date: Fri, 16 Apr 1999 16:38:11 +0100
from: "Jean Palutikof" <j.palutikofatXYZxyz.ac.uk>
subject: FW: TSUNAMI - Extreme Weather in Northern Europe
to: "Tim Osborn" <t.osbornatXYZxyz.ac.uk>, "Trevor Davies" <t.d.daviesatXYZxyz.ac.uk>
I thought you might both be interested to see this.
James' final comments are interesting - more analyses and more variables for
Trevor - although not involved, you'll be interested to know that next
Friday's meeting has been cancelled. UCL have failed to come up with
anything - they're now promising for next Tuesday. James was all for
meeting anyway although I tried to head him off, but fortunately Goodman has
said he wants to restrict the whole thing to just one meeting at which we
can table a new proposal and close the deal.
I'll circulate UCL's efforts when they arrive.
From: James Orr [mailto:firstname.lastname@example.org]
Sent: 15 April 1999 18:04
Subject: Fwd: TSUNAMI - Extreme Weather in Northern Europe
Futher to our discussion this afternoon, I attach my original "reviewers'
comments" note to Richard Chandler.
I have also spoken to Richard and he agrees that the meeting should be
based on the original proposals, rather than the "under development"
proposals. He will also give a presentation on Friday.
P.S. Richard mentioned that he shared your concern about the amount of
work and number of meetings that the "merger" process was creating. This
is just to confirm that I recognise this and am grateful for your support
Received: from bsfiles.nerc-bas.ac.uk
by pcmail.nerc-bas.ac.uk; Thu, 15 Apr 1999 17:57:13 +0100
Received: from egon.stats.ucl.ac.uk by bsfiles.nerc-bas.ac.uk
(8.8.8/NERC-1.5(Solaris 2.x, SMTP))
id RAA20497; Thu, 15 Apr 1999 17:57:13 +0100 (BST)
Received: (qmail 2462 invoked from network); 15 Apr 1999 16:57:10 -0000
Received: from orpheus.stats.ucl.ac.uk (184.108.40.206)
by egon.stats.ucl.ac.uk with SMTP; 15 Apr 1999 16:57:10 -0000
X-Mailer: Windows Eudora Light Version 3.0.1 (32)
Date: Thu, 15 Apr 1999 18:01:51 +0100
From: "Caroline Connell" <cconatXYZxyzail.nerc-bas.ac.uk> (by way of "Richard E.
Subject: TSUNAMI - Extreme Weather in Northern Europe
Content-Type: text/plain; charset="us-ascii"
I have now read the three sets of reviews that gave us feedback on the UCL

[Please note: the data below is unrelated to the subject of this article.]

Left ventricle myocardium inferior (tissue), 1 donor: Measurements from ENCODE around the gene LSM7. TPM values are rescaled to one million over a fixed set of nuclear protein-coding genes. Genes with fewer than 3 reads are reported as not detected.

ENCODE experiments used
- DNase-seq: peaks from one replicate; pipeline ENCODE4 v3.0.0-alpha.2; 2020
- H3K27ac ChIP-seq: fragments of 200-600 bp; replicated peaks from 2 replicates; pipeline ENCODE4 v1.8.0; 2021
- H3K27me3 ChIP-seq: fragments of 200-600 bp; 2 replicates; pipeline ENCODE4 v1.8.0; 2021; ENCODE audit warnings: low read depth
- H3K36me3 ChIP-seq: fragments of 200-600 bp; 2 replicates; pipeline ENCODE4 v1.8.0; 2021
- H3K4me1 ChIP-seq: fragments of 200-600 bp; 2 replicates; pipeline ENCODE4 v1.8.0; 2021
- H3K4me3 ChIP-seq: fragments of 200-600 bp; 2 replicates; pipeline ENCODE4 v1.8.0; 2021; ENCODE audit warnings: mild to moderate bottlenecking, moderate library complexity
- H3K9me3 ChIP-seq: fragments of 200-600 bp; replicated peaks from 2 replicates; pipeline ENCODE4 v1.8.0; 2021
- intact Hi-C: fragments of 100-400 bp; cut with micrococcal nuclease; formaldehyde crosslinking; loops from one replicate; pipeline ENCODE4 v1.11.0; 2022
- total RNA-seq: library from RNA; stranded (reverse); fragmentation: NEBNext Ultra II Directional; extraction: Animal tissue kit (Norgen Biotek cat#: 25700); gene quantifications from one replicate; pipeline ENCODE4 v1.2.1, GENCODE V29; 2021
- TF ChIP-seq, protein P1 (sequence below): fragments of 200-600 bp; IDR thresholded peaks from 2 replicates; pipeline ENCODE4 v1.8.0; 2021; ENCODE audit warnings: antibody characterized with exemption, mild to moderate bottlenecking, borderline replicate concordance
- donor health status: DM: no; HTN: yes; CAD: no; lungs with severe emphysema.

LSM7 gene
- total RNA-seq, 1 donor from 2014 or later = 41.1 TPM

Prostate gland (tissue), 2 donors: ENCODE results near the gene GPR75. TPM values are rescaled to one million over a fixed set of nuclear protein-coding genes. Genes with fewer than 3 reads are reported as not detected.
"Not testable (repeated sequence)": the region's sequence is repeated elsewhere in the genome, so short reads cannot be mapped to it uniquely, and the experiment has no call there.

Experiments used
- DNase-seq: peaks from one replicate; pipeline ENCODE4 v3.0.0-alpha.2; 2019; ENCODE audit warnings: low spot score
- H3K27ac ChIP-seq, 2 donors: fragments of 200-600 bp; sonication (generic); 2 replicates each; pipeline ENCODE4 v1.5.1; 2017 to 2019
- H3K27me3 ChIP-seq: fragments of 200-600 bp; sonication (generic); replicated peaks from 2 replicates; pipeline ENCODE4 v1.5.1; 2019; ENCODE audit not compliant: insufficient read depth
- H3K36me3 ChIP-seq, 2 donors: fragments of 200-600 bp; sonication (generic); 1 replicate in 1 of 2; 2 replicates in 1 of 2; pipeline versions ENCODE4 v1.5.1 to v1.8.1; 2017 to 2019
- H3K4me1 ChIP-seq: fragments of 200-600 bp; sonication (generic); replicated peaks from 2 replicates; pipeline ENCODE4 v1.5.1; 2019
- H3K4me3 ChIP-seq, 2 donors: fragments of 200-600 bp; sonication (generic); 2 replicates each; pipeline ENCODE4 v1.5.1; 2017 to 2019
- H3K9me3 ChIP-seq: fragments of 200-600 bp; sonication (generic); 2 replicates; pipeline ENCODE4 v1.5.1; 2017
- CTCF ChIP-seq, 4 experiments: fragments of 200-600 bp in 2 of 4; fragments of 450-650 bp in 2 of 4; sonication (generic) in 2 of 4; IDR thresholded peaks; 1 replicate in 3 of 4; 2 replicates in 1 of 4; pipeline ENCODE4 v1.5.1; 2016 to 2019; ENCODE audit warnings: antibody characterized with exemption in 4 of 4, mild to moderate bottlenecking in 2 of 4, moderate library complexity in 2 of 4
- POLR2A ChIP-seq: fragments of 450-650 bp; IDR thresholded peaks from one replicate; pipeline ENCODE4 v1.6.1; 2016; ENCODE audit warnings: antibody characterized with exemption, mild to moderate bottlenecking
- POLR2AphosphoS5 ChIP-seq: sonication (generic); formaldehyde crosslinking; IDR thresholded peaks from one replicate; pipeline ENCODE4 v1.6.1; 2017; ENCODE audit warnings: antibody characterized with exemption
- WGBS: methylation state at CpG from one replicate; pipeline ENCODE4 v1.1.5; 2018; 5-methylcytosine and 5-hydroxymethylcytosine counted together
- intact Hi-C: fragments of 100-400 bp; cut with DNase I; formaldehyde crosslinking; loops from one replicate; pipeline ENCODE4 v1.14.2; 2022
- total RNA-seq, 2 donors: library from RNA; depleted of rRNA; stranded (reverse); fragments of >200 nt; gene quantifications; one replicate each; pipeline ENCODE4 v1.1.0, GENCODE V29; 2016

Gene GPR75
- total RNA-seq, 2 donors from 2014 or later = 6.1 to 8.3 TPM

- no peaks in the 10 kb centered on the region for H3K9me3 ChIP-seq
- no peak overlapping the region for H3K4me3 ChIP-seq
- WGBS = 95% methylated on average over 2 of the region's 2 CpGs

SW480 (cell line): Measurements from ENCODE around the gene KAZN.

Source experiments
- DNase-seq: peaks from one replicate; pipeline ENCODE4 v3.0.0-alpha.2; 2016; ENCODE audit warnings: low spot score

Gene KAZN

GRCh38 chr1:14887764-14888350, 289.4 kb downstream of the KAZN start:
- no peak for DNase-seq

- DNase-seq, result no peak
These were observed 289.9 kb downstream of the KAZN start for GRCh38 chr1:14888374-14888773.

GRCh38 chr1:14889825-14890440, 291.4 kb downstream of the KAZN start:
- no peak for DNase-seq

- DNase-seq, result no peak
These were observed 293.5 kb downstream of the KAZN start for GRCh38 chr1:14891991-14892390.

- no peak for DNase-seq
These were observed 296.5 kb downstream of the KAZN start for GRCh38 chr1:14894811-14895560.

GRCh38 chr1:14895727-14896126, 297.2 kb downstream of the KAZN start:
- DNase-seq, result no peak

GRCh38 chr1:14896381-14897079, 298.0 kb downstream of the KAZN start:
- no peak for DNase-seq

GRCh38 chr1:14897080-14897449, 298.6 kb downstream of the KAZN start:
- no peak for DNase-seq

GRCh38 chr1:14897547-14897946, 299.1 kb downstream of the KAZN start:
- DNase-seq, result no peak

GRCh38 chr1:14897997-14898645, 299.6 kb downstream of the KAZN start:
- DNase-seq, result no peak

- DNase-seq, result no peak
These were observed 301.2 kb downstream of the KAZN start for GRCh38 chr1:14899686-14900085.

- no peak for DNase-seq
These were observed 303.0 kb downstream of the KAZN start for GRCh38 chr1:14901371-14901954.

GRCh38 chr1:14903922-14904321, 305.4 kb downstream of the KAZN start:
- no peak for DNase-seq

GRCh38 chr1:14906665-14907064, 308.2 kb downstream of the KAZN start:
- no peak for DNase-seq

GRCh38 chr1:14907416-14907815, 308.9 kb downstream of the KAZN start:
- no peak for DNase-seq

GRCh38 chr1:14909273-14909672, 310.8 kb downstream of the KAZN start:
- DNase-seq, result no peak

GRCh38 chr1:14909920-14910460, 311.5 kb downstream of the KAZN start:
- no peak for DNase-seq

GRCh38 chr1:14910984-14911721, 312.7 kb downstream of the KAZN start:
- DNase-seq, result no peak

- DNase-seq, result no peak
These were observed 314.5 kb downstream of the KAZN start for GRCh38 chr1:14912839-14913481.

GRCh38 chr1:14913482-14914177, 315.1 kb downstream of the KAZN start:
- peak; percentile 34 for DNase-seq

and UEA proposals. The selection of remarks is mine (hence it is
subjective) and I have tried to arrive at the essence of their comments.
Both proposals were viewed as well-written, by competent and experienced
research teams, but were seen as sitting comfortably within the bounds of
their existing fields of research.
1. Rejection of physical model approach is disappointing.
2. Extreme Value Methods should be included, given the subject matter of
the Announcement of Opportunity (AO).
3. Would benefit from applying time-series analysis, to deal with
non-linearity (reference to techniques developed by Harvey) and the dynamic
(as in time-varying) nature of weather.
4. Project plan is vague on content and gives only a brief outline of the
5. The approach shows promise to give new insights, but needs to be more
6. Did not show a great appreciation of risk. The rejection of Extreme
Value Methods was seen as evidence of this.
1. Competent, but not innovative. Needs to question existing paradigms
(sorry their word, not mine!) about use of physical models.
2. NCEP a sensible choice of data and shows evidence of appreciating its
3. The choice of insurance-sensitive variables is appropriate.
4. ENSO and NAO are sensible choices for input variables, but perhaps
limited in their number.
5. Reliance on GCM model data implies rejection of stochastic approach,
which is disappointing.
6. Would benefit greatly from a time-series approach that incorporated
allowance for time-variance, non-linearity and multi-variate analysis.
My overall impression of the reviewers' comments is that they see benefits
in the UEA proposal being opened up to include consideration of stochastic
modelling, hence UCL's involvement.
Also, the range of statistical methods used should be broadened, to
include time-series (multi-variate, time-varying and non-linear) and
extreme value methods.
Finally, the number of explanatory variables that is studied needs to be
I hope that this is of use to you. I would like to copy this note to Jean
Palutikof, but will wait for your permission before doing so.